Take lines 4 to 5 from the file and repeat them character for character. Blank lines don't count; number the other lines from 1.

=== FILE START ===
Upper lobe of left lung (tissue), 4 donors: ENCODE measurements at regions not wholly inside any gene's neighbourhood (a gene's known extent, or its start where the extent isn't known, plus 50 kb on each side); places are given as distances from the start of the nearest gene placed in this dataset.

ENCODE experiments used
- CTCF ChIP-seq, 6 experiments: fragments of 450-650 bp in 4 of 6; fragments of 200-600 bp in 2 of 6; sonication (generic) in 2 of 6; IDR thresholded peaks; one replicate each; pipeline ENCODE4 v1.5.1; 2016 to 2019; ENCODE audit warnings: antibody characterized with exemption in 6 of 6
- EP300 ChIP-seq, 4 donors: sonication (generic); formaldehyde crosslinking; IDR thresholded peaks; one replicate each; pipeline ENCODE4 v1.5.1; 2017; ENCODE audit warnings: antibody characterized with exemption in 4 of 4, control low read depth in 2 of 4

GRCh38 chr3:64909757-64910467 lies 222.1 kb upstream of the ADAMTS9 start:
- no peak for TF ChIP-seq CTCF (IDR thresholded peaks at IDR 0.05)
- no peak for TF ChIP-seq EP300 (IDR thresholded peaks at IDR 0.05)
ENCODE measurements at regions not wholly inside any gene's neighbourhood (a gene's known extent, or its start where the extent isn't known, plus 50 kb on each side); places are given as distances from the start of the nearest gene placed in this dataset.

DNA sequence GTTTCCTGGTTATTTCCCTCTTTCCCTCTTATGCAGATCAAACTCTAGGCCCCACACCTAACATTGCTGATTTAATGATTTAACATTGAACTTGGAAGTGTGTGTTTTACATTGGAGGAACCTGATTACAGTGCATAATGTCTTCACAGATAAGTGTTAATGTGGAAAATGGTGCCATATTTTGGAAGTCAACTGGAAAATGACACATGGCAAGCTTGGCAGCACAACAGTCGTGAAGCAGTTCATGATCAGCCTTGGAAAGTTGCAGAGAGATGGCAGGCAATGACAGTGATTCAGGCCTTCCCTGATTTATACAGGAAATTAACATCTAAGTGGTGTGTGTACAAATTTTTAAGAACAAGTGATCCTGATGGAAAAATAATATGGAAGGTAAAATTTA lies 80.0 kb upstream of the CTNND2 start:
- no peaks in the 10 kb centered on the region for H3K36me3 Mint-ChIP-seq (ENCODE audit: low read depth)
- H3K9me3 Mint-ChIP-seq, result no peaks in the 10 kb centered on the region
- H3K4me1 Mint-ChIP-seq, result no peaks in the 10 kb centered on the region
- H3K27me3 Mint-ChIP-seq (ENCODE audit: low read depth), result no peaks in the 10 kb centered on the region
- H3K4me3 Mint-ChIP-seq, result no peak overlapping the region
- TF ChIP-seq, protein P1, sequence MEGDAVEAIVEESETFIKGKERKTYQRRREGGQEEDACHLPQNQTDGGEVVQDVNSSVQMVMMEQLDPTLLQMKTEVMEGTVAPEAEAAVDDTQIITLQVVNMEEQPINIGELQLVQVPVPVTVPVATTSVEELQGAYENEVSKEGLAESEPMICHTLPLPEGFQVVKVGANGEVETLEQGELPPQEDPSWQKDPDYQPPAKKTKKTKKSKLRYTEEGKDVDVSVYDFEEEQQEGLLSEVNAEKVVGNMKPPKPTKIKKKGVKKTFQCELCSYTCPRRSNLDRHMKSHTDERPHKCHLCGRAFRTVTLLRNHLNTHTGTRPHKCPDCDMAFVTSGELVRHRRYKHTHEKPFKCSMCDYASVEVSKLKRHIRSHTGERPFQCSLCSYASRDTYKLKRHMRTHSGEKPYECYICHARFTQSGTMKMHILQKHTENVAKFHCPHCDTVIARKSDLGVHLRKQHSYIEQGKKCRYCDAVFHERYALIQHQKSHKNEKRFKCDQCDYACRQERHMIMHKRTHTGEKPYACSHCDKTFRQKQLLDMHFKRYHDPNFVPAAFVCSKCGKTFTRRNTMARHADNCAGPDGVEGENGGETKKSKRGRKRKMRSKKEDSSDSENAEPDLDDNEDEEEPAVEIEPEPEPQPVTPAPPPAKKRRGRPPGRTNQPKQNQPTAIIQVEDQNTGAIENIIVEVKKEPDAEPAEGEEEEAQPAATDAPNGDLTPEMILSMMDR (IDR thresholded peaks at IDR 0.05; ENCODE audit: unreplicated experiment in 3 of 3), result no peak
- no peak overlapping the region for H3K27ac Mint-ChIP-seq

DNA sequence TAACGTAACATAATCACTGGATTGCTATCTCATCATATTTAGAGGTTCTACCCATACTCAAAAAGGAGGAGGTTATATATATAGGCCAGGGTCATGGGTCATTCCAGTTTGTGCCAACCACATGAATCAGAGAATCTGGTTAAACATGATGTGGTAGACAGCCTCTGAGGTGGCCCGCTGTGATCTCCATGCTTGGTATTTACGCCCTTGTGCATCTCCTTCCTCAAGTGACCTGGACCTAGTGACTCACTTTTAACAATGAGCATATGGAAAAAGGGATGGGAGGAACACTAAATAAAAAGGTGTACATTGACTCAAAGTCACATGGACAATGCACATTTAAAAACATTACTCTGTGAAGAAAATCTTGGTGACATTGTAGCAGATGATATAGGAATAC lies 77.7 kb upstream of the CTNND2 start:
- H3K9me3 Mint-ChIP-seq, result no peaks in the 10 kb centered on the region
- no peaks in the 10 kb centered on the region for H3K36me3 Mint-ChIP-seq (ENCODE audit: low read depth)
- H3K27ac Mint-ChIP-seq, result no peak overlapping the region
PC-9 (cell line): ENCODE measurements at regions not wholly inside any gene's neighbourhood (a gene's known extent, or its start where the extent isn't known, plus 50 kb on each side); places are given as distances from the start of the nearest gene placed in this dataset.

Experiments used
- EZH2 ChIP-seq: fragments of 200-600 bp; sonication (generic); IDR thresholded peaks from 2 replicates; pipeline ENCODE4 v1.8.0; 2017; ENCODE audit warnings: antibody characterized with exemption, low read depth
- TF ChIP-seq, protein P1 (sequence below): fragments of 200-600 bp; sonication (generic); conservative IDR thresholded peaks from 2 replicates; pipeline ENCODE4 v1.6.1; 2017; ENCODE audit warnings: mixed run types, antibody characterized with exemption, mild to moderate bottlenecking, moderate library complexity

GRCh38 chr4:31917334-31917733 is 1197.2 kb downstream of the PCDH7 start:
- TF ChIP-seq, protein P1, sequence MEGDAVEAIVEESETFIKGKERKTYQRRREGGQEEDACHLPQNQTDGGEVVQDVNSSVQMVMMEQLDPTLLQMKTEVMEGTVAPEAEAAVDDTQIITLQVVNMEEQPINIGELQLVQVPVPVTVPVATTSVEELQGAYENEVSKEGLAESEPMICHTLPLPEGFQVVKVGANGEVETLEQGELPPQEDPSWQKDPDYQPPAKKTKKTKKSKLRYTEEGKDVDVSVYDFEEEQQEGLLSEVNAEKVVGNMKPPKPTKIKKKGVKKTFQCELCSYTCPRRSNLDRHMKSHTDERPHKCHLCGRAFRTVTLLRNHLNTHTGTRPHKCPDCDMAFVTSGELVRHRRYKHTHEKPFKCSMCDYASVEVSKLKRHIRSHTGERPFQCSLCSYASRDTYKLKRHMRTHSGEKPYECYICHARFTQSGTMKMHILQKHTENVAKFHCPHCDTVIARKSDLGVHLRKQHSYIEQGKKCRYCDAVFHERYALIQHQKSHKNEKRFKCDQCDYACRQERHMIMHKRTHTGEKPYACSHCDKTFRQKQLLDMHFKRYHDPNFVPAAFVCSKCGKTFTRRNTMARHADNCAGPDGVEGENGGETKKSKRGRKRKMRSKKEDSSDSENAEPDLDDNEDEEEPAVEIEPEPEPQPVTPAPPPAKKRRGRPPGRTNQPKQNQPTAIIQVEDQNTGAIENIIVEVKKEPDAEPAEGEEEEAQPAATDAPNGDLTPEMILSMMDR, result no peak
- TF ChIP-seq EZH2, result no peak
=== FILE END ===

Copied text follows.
- EP300 ChIP-seq, 4 donors: sonication (generic); formaldehyde crosslinking; IDR thresholded peaks; one replicate each; pipeline ENCODE4 v1.5.1; 2017; ENCODE audit warnings: antibody characterized with exemption in 4 of 4, control low read depth in 2 of 4

GRCh38 chr3:64909757-64910467 lies 222.1 kb upstream of the ADAMTS9 start: